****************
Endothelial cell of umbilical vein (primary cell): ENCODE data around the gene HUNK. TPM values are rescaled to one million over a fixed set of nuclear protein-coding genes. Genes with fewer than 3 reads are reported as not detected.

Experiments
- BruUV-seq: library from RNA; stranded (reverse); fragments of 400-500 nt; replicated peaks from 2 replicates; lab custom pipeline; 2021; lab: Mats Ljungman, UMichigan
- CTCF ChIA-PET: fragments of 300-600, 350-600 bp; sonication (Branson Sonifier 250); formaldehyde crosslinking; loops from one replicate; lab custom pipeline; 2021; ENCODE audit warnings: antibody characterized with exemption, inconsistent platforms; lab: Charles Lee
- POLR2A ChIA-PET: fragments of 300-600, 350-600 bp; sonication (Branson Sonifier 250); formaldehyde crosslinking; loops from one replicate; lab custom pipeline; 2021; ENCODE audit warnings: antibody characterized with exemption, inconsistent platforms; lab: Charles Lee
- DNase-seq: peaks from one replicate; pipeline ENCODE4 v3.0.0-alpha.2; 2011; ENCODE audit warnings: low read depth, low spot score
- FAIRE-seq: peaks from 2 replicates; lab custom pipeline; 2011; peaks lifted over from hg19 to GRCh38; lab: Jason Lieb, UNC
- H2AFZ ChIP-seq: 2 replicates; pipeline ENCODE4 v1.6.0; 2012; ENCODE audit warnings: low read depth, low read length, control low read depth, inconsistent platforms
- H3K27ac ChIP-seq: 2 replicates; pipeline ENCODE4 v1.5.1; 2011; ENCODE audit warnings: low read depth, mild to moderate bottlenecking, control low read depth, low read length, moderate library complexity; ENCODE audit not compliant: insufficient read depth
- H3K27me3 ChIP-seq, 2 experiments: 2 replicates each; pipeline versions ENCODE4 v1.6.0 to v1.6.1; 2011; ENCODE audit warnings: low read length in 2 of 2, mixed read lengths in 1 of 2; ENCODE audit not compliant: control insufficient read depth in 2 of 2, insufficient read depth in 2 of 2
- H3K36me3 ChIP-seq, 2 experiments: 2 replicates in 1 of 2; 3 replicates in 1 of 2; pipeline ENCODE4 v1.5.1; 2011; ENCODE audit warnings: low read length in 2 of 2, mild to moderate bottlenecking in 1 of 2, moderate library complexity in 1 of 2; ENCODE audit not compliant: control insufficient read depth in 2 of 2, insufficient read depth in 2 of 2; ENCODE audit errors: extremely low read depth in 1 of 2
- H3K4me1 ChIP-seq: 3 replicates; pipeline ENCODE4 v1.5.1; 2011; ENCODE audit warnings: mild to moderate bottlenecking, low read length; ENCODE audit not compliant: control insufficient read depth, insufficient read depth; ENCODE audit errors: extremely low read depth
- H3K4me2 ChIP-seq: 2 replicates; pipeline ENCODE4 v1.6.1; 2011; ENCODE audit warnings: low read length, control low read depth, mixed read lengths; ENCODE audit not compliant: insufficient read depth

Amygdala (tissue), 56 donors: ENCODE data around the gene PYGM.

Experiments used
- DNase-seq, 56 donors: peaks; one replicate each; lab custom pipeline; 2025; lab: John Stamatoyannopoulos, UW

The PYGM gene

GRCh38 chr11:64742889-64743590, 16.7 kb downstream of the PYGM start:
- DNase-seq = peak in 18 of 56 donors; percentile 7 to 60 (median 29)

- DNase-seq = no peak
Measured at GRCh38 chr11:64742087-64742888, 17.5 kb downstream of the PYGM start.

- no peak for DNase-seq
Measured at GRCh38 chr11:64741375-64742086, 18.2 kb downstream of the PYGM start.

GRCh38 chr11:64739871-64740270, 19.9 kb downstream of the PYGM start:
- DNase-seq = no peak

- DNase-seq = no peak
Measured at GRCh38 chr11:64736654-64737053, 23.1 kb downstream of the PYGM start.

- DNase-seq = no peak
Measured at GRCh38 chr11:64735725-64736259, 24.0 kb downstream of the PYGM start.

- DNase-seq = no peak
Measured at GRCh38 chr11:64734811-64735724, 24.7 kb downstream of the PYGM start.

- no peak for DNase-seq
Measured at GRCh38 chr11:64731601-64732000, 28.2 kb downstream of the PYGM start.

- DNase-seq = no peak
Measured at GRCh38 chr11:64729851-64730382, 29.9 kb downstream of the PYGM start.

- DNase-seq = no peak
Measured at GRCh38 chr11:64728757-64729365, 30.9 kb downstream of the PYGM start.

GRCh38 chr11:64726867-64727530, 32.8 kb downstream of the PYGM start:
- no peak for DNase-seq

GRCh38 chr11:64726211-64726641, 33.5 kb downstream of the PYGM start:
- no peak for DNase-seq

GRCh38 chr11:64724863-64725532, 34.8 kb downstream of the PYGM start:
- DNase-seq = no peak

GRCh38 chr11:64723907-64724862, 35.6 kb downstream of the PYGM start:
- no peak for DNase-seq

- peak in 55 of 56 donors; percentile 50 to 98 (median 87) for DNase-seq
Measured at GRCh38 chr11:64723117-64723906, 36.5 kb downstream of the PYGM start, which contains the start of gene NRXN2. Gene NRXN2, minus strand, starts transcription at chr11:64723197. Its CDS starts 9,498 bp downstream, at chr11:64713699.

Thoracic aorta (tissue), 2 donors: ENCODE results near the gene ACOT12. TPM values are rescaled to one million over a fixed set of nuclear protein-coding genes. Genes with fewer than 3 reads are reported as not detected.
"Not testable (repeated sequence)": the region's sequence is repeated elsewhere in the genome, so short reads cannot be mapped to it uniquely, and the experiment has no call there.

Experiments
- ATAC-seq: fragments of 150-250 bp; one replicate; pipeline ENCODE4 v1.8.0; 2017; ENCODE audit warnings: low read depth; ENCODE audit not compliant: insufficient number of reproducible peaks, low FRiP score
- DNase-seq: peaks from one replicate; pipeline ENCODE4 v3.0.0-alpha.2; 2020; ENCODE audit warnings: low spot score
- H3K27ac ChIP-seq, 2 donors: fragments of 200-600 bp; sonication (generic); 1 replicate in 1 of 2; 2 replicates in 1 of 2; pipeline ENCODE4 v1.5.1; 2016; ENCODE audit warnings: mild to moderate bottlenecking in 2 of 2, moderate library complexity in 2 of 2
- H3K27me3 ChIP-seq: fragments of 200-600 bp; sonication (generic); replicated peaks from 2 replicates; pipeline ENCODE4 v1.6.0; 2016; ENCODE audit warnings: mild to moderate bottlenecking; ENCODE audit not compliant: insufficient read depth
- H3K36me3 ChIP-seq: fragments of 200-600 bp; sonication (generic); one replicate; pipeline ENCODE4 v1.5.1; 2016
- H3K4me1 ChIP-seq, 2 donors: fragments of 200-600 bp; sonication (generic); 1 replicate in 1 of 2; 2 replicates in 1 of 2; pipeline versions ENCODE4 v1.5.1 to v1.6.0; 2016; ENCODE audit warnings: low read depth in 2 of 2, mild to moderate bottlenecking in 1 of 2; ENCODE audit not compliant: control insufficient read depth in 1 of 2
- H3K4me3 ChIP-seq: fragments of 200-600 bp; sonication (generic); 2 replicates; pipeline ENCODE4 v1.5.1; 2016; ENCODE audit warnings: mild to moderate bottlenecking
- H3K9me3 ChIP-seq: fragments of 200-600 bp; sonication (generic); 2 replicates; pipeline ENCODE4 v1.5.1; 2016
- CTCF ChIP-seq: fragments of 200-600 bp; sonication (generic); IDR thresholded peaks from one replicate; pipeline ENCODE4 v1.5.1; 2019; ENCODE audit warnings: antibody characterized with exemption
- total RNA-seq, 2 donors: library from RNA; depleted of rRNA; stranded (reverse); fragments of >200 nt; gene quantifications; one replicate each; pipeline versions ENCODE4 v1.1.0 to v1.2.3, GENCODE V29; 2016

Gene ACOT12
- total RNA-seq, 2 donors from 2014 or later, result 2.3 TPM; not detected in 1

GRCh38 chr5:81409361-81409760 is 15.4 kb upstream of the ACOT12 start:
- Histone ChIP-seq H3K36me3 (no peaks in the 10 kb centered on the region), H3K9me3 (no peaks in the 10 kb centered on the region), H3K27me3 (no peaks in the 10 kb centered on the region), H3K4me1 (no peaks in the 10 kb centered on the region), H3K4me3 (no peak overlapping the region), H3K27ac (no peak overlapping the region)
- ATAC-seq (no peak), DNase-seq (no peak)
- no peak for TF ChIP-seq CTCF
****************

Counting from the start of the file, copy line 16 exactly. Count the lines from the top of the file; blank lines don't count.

- DNase-seq, 56 donors: peaks; one replicate each; lab custom pipeline; 2025; lab: John Stamatoyannopoulos, UW